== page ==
Sue S lost her baby in 1979. She shares her thoughts here.
I still sometimes dwell on the fact that I am in a way a mother of two, but the other 'child' is not known by anyone or acknowledged in any way, except by me, as my husband has now died.
I lost my baby in 1979. I had just started a new job and was asked in my interview (as they did then) if I was pregnant. Laughingly I assured them I wasn’t, but 6 weeks later I had discovered I was pregnant, worked out my dates, was making plans with my husband and then had a week of lower back pain (which my mother thought wasn’t right but said nothing), and lost the baby at home.
I call the cluster of cells at nearly 12 weeks ‘my baby’, because as far as I am concerned, that is what I lost both in physical and psychological terms. In those days I had to wait until nearly 8 weeks to miss two periods to be reasonably sure I was pregnant, never mind know the gender.
The doctor whom my husband eventually called out said casually that what I would experience would be like a bad period bleed – but I was ‘in labour’ for the same length of time it took to deliver my son when he was born, and very frightened and distressed, as was my husband. When I felt I should do, I sat on the toilet, with my husband gripping my hand from the other side of the bathroom door.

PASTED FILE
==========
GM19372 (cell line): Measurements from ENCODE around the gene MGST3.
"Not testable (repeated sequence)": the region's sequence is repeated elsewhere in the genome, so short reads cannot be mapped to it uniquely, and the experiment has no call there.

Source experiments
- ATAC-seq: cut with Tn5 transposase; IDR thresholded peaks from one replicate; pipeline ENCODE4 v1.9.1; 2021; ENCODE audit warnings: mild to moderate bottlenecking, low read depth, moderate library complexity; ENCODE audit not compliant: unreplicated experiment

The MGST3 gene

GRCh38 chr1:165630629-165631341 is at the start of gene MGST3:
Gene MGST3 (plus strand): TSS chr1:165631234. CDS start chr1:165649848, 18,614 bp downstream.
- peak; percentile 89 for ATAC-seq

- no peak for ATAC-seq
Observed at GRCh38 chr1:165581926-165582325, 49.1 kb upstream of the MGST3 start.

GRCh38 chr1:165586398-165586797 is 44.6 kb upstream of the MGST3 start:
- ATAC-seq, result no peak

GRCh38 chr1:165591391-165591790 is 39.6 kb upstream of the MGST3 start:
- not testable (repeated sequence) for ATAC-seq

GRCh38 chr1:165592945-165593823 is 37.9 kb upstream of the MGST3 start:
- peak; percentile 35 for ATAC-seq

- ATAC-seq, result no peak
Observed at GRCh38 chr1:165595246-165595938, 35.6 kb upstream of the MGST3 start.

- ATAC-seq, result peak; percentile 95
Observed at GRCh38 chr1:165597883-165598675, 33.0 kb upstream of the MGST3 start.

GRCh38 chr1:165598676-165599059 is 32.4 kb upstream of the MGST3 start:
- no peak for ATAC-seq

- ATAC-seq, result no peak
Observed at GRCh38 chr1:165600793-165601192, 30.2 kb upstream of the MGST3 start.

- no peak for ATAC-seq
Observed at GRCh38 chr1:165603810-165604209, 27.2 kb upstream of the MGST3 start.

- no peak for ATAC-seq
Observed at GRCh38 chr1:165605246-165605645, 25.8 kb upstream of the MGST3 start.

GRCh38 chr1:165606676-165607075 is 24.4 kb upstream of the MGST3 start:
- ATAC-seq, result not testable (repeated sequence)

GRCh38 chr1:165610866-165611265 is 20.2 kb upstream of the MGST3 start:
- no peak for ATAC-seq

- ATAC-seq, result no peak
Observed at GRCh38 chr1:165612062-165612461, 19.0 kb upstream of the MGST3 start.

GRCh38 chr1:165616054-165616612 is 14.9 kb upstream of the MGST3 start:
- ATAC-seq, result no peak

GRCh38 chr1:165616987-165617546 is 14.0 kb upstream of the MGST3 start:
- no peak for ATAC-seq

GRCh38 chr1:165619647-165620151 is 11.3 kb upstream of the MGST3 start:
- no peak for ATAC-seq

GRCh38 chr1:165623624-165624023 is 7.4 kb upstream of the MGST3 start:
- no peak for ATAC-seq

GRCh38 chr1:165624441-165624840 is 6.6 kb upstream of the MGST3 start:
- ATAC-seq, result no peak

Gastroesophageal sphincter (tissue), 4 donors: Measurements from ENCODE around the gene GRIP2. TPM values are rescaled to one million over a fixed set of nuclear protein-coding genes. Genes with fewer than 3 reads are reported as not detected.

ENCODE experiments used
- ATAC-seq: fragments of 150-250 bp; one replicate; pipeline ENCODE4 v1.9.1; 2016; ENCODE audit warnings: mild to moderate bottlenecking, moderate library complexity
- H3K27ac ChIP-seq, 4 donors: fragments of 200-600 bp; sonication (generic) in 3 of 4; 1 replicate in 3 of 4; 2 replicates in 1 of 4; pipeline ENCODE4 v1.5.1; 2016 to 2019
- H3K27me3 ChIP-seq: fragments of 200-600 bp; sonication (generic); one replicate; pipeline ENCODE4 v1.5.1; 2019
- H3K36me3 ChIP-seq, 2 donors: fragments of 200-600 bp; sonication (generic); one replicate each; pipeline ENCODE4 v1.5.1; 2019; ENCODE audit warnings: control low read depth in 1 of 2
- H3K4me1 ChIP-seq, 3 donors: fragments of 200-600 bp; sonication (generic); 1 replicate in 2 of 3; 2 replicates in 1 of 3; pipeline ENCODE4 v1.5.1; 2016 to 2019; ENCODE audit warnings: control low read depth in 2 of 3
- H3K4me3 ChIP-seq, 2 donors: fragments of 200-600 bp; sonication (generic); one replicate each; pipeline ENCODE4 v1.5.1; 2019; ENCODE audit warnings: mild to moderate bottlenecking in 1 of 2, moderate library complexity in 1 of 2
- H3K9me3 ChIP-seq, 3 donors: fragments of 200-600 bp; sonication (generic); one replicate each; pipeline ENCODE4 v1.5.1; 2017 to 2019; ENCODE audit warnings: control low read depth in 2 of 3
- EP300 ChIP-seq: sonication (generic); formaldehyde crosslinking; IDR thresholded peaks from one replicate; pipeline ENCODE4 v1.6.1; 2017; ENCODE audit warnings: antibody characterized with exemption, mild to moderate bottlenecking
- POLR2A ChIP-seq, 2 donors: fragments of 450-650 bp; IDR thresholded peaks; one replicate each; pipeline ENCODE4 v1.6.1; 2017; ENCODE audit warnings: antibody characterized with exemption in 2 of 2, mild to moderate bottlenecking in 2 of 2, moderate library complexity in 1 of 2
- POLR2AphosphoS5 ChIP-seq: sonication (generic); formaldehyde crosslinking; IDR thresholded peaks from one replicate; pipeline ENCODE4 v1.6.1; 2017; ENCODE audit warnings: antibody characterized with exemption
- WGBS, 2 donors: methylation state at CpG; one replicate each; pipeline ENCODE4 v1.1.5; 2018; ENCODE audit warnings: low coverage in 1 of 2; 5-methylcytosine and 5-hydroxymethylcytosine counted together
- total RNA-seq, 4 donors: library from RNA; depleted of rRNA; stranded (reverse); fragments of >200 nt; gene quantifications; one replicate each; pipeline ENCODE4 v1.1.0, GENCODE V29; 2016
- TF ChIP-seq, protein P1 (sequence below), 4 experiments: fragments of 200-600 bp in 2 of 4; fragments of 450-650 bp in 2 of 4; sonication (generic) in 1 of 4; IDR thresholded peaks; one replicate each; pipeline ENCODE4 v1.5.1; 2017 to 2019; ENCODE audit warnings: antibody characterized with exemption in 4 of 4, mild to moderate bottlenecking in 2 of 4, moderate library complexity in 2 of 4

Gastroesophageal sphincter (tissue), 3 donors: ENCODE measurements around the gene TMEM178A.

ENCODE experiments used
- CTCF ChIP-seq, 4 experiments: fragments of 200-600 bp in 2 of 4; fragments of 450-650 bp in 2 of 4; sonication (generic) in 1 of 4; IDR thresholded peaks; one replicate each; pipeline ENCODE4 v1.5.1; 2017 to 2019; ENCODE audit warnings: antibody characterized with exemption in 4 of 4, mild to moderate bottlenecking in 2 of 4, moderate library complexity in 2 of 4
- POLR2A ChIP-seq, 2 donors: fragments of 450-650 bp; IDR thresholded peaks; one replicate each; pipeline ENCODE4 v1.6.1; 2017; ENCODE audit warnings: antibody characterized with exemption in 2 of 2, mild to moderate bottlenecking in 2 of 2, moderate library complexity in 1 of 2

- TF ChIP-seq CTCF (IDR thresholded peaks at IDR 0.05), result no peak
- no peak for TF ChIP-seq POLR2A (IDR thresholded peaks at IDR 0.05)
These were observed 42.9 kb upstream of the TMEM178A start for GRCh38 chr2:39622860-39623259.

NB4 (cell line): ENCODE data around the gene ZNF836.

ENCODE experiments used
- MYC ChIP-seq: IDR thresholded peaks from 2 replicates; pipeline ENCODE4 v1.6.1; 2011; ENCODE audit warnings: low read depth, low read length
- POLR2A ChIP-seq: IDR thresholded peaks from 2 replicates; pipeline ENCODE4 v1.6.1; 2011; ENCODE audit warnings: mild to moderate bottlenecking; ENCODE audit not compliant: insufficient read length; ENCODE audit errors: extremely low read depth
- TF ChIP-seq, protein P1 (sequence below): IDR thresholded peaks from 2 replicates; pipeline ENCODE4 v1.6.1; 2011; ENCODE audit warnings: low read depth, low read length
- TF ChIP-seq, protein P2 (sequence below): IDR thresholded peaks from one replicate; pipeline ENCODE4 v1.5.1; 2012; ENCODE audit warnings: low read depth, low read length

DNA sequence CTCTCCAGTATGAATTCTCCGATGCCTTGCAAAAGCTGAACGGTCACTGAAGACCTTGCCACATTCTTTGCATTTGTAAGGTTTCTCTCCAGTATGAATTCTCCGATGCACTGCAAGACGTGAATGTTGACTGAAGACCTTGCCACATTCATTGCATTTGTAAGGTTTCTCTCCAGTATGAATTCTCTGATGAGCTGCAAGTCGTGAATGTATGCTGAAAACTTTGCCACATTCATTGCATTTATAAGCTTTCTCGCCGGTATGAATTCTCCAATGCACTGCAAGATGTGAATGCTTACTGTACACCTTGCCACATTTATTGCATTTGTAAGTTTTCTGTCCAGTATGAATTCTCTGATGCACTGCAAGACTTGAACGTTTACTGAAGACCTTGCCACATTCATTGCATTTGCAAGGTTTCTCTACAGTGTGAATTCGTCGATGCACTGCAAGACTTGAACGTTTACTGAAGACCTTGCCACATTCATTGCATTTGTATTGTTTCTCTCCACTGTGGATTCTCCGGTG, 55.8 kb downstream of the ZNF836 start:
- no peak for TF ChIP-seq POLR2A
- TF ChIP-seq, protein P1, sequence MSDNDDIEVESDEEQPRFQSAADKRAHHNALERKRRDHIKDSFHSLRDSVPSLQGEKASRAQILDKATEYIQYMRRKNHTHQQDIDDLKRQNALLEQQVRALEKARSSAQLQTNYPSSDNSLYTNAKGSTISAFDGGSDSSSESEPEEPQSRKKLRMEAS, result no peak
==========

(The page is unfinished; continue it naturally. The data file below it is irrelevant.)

At a check-up later in the week, another doctor asked if I had checked if ‘everything had come away’? I asked how I could have done that, and apparently I should have miscarried into a bucket and examined the contents!! I was told that ‘if I developed a temperature I would have an infection and have to go to hospital for a scrape’ which I was determined wouldn’t happen, and actually didn’t.
The constant responses by everyone that ‘I was young and could try again’ seemed to ignore the fact I had just lost my child, because it made others feel better to reduce it to having the flu or suchlike.
It took another two years to fall pregnant with my son, not helped, I believe, because I was so tense at the thought of it not happening again.
I still sometimes dwell on the fact that I am in a way a mother of two, but the other ‘child’ is not known by anyone or acknowledged in any way, except by me, as my husband has now died. A sadness within me that still has the power to reduce me to tears (as I am writing this). I would welcome a way to acknowledge those children who didn’t make it to full term, as they have in their parents’ hearts.